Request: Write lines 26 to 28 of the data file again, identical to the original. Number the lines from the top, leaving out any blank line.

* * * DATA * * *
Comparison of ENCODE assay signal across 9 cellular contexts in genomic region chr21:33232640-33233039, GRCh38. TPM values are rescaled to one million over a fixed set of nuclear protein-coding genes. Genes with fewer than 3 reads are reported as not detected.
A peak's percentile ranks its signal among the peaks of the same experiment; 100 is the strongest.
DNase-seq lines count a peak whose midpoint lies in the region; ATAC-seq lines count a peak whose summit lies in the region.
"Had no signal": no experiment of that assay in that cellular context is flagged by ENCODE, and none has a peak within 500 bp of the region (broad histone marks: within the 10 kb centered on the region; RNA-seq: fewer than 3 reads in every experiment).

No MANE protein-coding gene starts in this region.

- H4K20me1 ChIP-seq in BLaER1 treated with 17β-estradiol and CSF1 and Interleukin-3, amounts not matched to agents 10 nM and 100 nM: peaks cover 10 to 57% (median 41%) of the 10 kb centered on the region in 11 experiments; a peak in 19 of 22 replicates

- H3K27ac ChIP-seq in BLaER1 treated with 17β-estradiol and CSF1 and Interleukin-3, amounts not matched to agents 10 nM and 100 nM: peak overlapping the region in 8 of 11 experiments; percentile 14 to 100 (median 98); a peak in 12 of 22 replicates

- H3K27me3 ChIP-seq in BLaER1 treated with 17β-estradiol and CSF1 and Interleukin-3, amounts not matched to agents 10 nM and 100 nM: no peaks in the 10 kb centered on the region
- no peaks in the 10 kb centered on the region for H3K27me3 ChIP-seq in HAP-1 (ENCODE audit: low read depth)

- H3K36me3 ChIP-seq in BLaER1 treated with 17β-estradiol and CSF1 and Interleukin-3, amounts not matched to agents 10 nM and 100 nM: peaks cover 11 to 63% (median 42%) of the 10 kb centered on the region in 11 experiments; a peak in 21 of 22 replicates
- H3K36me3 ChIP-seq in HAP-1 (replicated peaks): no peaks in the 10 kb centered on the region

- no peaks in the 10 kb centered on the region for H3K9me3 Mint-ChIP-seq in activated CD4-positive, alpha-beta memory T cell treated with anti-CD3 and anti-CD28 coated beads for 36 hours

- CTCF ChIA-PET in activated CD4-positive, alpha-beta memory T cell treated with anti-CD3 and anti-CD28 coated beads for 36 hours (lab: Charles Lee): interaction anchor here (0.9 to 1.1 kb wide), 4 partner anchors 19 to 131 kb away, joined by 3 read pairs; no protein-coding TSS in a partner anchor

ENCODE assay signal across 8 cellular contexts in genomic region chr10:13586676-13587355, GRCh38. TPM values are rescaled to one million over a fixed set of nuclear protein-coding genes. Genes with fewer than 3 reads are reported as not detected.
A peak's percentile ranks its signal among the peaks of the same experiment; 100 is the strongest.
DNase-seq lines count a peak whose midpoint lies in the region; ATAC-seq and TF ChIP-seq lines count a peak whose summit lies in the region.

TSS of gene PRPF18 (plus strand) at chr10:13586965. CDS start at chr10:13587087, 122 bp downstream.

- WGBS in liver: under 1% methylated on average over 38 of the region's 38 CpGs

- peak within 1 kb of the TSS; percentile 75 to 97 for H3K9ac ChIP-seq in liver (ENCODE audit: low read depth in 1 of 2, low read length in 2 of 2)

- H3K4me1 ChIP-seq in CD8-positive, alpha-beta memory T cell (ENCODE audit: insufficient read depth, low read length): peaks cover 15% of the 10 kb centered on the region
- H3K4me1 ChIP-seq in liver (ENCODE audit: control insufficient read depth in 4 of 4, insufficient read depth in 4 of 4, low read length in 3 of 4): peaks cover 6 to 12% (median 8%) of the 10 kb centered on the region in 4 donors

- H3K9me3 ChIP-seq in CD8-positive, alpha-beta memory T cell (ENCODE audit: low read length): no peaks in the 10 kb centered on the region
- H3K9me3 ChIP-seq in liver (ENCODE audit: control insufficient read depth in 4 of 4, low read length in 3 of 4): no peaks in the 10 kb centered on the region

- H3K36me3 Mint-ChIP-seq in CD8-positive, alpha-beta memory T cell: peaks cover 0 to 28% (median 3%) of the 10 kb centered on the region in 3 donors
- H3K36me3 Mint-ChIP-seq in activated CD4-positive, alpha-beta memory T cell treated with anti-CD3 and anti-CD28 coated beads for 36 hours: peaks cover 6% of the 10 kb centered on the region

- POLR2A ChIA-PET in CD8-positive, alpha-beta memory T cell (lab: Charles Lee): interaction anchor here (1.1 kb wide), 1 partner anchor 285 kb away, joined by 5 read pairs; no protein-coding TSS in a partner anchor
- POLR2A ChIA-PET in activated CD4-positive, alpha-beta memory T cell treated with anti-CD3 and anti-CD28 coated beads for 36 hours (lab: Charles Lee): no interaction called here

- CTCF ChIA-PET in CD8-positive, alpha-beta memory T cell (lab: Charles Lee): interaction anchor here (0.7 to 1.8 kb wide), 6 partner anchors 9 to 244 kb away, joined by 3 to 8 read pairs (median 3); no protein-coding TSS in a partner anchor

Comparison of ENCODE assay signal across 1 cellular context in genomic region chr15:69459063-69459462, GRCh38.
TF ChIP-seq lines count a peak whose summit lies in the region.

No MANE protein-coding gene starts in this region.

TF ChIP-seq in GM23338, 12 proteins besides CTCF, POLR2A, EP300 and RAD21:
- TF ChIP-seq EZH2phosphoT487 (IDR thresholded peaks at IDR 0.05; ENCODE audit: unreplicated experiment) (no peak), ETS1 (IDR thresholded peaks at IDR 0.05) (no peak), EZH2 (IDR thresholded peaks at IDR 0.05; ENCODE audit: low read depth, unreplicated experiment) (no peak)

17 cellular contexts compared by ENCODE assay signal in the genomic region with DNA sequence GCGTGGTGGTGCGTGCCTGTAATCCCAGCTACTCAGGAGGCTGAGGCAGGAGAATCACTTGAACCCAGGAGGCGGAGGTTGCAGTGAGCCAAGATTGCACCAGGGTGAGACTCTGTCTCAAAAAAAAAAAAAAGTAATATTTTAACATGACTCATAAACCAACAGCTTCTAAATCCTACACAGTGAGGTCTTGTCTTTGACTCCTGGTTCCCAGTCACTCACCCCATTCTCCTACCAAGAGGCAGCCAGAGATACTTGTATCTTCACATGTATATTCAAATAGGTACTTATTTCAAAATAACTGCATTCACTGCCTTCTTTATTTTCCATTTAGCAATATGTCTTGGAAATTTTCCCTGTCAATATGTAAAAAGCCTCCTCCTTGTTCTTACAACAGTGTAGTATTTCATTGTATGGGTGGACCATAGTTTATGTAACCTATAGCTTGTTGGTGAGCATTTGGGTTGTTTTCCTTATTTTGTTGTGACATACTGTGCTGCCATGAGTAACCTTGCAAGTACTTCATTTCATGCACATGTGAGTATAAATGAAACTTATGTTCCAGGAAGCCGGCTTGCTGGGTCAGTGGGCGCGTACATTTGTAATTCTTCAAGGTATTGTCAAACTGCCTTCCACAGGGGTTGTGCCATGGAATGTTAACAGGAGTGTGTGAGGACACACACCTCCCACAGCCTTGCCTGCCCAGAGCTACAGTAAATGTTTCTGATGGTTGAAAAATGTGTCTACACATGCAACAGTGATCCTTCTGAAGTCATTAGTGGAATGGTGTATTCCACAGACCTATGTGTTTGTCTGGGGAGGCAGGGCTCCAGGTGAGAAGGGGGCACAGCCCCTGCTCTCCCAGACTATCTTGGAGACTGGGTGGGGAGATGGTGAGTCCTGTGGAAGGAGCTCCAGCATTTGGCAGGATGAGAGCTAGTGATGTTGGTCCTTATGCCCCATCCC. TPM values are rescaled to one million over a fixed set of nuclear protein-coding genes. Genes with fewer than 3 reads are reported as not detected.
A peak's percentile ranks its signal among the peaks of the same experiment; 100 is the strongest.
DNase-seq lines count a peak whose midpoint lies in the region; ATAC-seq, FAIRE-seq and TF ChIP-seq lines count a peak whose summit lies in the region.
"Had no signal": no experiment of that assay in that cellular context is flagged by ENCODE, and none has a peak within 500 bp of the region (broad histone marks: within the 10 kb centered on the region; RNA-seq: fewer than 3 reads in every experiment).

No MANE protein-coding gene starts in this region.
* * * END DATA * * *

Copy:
- POLR2A ChIA-PET in CD8-positive, alpha-beta memory T cell (lab: Charles Lee): interaction anchor here (1.1 kb wide), 1 partner anchor 285 kb away, joined by 5 read pairs; no protein-coding TSS in a partner anchor
- POLR2A ChIA-PET in activated CD4-positive, alpha-beta memory T cell treated with anti-CD3 and anti-CD28 coated beads for 36 hours (lab: Charles Lee): no interaction called here

- CTCF ChIA-PET in CD8-positive, alpha-beta memory T cell (lab: Charles Lee): interaction anchor here (0.7 to 1.8 kb wide), 6 partner anchors 9 to 244 kb away, joined by 3 to 8 read pairs (median 3); no protein-coding TSS in a partner anchor